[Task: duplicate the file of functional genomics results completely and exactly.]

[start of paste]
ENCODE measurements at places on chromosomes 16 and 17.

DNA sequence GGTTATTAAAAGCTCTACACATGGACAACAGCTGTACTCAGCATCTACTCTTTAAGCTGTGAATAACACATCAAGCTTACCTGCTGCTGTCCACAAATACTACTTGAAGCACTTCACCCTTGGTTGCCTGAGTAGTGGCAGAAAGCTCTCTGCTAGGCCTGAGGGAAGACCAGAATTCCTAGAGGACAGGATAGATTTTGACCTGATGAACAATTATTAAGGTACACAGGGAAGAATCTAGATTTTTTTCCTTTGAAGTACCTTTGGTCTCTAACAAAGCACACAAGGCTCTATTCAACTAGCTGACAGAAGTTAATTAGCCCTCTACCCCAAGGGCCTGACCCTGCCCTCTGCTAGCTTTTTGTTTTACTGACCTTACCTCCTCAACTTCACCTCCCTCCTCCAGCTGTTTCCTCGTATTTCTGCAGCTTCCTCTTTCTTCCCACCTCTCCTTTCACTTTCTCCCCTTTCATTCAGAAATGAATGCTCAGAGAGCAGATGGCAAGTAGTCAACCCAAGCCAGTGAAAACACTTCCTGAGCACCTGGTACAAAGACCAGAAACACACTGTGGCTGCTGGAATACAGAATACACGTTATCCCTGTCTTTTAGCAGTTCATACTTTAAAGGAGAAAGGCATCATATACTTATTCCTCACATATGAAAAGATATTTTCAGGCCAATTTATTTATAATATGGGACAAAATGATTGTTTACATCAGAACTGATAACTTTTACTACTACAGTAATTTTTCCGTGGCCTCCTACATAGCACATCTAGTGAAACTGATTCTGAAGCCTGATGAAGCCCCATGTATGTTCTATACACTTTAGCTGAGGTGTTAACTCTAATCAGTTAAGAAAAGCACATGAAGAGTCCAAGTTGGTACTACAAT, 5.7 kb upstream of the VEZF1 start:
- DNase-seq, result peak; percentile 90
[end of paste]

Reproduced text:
ENCODE measurements at places on chromosomes 16 and 17.

DNA sequence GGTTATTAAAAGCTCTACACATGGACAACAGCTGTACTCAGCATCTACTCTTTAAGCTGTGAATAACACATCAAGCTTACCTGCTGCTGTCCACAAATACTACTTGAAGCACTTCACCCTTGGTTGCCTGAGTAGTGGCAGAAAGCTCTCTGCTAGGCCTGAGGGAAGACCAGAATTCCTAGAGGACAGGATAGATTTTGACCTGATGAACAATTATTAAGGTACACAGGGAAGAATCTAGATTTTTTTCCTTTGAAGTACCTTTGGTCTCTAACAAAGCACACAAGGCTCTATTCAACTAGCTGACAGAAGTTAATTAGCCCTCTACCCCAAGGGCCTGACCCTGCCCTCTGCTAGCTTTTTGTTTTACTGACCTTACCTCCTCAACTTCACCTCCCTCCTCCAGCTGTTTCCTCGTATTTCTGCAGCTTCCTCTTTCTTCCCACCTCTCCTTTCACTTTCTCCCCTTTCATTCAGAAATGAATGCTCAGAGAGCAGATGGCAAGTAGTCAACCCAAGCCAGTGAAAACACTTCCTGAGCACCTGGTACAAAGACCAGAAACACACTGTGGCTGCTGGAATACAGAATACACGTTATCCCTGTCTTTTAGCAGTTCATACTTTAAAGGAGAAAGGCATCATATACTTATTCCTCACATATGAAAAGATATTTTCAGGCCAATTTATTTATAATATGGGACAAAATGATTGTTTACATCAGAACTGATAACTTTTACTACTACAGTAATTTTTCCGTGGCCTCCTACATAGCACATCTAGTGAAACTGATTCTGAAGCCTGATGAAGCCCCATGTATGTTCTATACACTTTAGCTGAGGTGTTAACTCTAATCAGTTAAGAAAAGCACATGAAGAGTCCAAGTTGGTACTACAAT, 5.7 kb upstream of the VEZF1 start:
- DNase-seq, result peak; percentile 90